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On Tishah B'Av that falls out on Motzaei Shabbos, one only makes a bracha on the fire in Havdalah. The bracha on the wine and the bracha of "Hamavdil Bein Kodesh Lechol etc." is pushed off to Sunday night (SA OC 556:1).

I understand why we don't drink the wine Motzaei Shabbos; it's already Tishah B'Av and we can't drink anything. I also understand why we don't have the spices; they're said only on the conclusion of Shabbos, to gladden the Neshamah on the departure of the Neshamah Yeseirah (MB 556:5, from SA OC 299:5) and we want to be sad on Tishah B'Av (I'm assuming). But why don't we make the final bracha of Hamavdil Bein Kodesh Lachol? We are, indeed, separating between the holy and the less holy, as indicated by our recital of Baruch Hamavdil and Atah Chonantanu during Maariv, so why do we omit the bracha in the process of makin Havdalah?

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    We do make a Berakha on separating the holy from the profane, in Shmoneh Esrei. Why would we make the wine version if we aren't drinking wine? This is basically already dealt with at judaism.stackexchange.com/questions/75332/… – Double AA Aug 14 '16 at 19:07
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    Note Besamim and Eish aren't part of Havdala. We just do them then because we're doing stuff anyway. The entire Havdala al HaKos is pushed off to sunday night because it can't be done on Saturday night. – Double AA Aug 14 '16 at 19:10
  • I understand all of that. My question is why we ignore all of Havdalah instead of just the parts not applicable for Motzaei Shabbos Tishah B'Av. – DonielF Aug 14 '16 at 20:06
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    What #DoubleAA already said - the brachah is to be said over wine (just like kiddush is said over wine and there is already a version of kiddush without wine in the Friday night prayers, and on Yom Kippur is the only one since we can't make kiddush on wine). Since we can't drink the wine, it is pushed off to Sunday night. – Miriam Aug 14 '16 at 21:14
  • @DonielF You clearly don't understand all that or you wouldn't still have a question. We push off Havdala Al HaKos because it can't be done on Tisha Bav. That's all there is to it. – Double AA Aug 14 '16 at 22:32
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The final bracha of havdala must be recited with the cup of wine. The original institution of havdalah was with a cup of wine and therefore the bracha after the wine was invalid without it. However, should it be impossible to get a cup of wine, then one can bediavad rely on the bracha from shmone esrai that was said motzaei Shabbat (ata chonantanu). If one can obtain a kos, then he is required to make havdalah al hakos.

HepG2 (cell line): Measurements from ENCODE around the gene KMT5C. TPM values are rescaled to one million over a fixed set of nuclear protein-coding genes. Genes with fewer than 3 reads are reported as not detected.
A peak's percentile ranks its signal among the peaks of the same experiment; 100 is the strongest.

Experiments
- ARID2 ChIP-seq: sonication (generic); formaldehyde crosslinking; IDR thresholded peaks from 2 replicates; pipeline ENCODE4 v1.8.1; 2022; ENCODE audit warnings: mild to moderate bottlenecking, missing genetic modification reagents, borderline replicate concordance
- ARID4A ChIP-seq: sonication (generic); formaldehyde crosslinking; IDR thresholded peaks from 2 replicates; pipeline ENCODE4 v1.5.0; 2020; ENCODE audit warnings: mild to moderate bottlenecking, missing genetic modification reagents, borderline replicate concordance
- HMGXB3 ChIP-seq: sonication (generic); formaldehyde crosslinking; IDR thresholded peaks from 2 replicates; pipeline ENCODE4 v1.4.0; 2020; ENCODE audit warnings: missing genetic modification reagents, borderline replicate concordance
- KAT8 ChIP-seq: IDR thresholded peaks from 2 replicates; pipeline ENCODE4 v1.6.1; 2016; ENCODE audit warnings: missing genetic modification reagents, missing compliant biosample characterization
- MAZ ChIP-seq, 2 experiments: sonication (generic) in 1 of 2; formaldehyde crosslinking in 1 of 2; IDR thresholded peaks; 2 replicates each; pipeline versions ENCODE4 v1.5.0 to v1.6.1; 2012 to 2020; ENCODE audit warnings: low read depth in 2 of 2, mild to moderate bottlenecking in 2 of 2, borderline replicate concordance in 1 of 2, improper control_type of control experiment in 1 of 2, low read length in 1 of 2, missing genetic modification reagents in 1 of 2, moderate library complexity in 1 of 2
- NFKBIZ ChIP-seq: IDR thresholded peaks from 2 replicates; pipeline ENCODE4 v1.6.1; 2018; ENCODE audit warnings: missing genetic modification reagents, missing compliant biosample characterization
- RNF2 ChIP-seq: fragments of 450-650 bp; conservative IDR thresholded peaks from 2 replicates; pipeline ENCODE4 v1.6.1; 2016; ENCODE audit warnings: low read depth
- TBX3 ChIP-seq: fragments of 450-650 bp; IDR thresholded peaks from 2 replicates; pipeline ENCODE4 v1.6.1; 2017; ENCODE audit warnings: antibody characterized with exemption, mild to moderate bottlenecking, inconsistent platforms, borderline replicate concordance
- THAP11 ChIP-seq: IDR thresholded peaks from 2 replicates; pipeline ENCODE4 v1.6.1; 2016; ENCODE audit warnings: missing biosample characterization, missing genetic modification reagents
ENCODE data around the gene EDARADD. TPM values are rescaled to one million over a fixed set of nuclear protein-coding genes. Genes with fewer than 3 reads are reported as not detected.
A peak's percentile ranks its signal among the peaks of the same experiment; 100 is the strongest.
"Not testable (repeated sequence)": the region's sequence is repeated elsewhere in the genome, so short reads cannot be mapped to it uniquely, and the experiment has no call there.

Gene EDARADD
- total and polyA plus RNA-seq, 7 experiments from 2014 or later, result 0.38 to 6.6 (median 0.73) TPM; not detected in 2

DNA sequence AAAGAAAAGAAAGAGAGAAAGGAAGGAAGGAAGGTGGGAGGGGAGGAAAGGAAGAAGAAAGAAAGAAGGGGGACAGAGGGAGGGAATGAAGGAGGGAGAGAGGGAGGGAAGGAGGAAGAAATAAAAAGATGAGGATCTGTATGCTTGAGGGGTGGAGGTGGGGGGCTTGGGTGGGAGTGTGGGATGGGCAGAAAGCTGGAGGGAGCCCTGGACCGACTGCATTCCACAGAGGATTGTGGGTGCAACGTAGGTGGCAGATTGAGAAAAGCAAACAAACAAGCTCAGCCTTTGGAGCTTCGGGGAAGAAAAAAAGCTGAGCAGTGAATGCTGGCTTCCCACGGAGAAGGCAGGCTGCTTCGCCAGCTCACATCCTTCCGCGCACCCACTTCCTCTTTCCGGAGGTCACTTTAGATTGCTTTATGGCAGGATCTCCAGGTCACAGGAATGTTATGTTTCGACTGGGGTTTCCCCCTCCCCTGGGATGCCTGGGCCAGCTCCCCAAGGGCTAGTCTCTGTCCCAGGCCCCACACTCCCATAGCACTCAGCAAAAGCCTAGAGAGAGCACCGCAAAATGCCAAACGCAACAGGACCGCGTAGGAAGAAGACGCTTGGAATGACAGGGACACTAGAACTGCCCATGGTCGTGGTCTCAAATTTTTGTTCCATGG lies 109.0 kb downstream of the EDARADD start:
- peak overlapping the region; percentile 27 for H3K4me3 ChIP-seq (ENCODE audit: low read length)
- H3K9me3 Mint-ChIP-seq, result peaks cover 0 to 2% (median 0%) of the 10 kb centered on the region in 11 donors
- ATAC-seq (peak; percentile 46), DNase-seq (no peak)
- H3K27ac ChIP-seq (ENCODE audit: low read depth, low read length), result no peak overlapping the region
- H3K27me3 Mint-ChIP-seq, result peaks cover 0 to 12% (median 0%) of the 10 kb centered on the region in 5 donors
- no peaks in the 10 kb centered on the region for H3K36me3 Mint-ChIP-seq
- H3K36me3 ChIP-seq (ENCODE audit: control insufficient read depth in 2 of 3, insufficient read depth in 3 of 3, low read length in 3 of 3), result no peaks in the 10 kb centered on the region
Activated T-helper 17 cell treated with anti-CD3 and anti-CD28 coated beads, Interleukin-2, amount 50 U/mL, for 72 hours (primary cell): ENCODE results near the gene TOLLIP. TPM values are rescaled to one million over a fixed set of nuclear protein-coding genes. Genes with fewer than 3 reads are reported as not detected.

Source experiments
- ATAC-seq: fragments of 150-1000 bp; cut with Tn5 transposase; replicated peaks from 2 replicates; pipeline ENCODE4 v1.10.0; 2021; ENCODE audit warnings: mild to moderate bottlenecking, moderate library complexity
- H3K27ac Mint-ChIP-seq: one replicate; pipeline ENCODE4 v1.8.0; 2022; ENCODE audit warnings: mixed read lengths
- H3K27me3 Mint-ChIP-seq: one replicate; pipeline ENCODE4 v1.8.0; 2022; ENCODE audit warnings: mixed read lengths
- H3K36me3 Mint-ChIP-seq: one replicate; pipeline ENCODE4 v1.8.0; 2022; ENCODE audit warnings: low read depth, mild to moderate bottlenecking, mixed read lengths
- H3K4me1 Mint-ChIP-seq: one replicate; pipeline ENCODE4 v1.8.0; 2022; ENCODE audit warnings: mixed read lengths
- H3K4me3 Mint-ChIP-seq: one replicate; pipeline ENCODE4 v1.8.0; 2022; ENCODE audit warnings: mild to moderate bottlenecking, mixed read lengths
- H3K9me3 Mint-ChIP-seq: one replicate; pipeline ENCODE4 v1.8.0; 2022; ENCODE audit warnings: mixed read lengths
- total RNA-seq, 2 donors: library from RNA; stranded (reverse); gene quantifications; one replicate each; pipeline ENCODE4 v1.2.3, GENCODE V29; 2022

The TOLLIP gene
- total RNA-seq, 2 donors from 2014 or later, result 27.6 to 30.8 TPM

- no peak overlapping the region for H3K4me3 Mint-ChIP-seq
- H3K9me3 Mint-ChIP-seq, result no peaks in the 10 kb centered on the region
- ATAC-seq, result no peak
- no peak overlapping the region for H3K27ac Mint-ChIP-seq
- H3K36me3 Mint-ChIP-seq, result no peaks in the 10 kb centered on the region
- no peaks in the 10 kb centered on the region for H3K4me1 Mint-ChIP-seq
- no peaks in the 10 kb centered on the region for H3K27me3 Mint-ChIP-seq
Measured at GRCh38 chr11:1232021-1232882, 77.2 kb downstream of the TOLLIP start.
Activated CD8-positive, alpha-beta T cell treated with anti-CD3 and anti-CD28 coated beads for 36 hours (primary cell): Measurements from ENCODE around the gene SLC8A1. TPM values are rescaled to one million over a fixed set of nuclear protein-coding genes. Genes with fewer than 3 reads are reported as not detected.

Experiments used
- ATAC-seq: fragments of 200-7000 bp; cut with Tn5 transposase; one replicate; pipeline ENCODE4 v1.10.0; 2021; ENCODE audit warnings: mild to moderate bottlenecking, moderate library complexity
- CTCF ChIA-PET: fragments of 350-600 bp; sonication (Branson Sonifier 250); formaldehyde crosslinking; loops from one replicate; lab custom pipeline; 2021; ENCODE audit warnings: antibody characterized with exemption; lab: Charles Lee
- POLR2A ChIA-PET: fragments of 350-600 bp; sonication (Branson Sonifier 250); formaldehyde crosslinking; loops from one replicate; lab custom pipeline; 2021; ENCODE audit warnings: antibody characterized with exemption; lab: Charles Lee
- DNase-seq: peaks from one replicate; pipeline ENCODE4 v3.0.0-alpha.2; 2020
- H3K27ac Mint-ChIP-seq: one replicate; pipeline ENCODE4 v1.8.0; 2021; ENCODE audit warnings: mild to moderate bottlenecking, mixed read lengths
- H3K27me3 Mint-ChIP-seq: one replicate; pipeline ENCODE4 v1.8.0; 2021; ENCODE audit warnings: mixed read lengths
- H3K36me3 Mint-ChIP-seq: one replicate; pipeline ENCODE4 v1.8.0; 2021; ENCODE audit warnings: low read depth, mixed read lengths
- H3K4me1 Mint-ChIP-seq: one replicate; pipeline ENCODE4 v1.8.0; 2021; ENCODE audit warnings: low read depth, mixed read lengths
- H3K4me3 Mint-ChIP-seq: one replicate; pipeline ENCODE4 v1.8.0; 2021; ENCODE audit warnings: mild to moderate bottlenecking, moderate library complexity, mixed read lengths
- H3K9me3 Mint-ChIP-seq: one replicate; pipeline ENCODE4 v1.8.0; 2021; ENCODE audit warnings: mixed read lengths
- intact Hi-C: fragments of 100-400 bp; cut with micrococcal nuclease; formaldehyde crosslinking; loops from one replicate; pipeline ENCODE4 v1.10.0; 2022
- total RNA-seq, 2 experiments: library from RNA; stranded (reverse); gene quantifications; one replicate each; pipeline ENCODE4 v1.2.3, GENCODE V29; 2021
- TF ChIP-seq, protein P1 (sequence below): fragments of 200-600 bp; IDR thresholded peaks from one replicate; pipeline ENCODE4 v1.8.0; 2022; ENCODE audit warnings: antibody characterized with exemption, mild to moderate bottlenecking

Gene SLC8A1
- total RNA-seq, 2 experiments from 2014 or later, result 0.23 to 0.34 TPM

As a result, saying havdallah on motzai shabbos without wine is not allowed. That is why one who is sick and must eat on tisha b'av must first make havdallah (with a kos) before eating.

Rambam Hilchos Shabbas Chapter 29 Halacha 6

6 It is a mitzvah [instituted by] our Sages to recite kiddush over [a cup of] wine22 and to recite havdalah over [a cup of] wine.

Although one recites havdalah in one's [evening] prayers, one is required to recite [this blessing] over a cup [of wine].(23) [Nevertheless,] once a person has said "[Blessed is He] who distinguishes between the holy and the mundane," he is permitted to perform labor even though he has not recited havdalah over a cup [of wine].

23 In Hilchot Tefillah 2:12, the Rambam mentions the inclusion of havdalah in our evening prayers by the addition of the passage Attah Chonantanu to the fourth blessing of the Shemoneh Esreh.

When the Men of the Great Assembly ordained the prayers and blessings for the Jewish people, the Jewish people were needy and could not afford wine. Therefore, these Sages ordained the recitation of havdalah in prayer. Afterwards, when the fortunes of the people improved, the Sages ordained that they should recite this blessing over a cup of wine, like kiddush.

Subsequently, our people's prosperity suffered and the Sages reinstituted the blessing into the prayer service. Nevertheless, in order to prevent the matter from being totally dependent on socio-economic factors, they established the following guidelines: A person should recite the havdalah prayers in the Shemoneh Esreh of the evening service. Afterwards, he should try to obtain wine in order to fulfill the mitzvah as the Sages prescribed. If, however, this is not possible, his recitation of the prayer in the evening service is sufficient to fulfill his obligation.

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    "should it be impossible to get a cup of wine, then one can bediavad rely on the bracha from shmone esrai." What? – Double AA Aug 15 '16 at 0:01
  • @DoubleAA From the last line in the Rambam – sabbahillel Aug 15 '16 at 1:40
  • That's talking about the deoraisa obligation. Your answer sounds like its talking even derabanan that bedieved its ok – Double AA Aug 15 '16 at 4:13
  • The rambam in the last paragraph says that the method of havdalah is miderabanan. See the first sentence in the last paragraph. – sabbahillel Aug 15 '16 at 13:41
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    +1. However, I agree with @DoubleAA about that sentence. The way it's phrased could give the wrong impression that a person is no longer obligated at all in havdala 'al hakos once he recites ata chonantanu. In reality, he still has to recite havdala with a cup if and when the opportunity arises. Moreover, we generally abide by the opinion that, if he anticipates that he'll obtain a cup of wine the next morning, he can't eat until he finally makes havdala on a cup then (unless he is too weak to wait, Mishna B'rura 296:19,21). – Fred Aug 15 '16 at 18:57

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